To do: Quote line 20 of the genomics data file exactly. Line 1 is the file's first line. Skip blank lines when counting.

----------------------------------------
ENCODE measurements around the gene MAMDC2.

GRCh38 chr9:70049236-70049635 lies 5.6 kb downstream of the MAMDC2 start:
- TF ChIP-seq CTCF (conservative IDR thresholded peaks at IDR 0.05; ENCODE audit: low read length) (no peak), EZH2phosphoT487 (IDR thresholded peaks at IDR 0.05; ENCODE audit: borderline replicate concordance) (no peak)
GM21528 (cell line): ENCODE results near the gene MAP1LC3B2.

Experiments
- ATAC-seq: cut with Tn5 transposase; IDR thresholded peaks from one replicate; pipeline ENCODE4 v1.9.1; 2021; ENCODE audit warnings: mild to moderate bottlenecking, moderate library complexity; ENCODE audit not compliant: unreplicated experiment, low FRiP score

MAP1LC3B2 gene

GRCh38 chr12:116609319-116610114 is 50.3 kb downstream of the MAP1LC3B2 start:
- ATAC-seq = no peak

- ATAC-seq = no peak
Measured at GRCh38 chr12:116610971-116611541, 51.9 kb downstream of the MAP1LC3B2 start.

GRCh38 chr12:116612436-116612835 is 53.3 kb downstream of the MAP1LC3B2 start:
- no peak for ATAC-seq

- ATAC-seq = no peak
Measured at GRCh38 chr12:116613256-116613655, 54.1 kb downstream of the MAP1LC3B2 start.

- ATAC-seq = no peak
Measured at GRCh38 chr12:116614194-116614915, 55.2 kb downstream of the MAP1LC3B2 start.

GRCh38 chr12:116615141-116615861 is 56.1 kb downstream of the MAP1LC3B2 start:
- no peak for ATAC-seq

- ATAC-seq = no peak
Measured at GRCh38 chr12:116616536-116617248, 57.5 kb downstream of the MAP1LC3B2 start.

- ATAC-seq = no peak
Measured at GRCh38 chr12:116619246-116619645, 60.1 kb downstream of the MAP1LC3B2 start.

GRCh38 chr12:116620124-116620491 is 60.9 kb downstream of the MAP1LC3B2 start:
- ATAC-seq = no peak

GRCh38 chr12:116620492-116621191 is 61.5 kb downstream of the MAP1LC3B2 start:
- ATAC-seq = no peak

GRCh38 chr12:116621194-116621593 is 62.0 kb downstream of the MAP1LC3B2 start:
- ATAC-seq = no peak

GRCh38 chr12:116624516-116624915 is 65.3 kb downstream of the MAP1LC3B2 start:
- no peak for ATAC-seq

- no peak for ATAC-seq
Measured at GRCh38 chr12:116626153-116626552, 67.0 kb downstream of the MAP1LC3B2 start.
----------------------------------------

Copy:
- ATAC-seq = no peak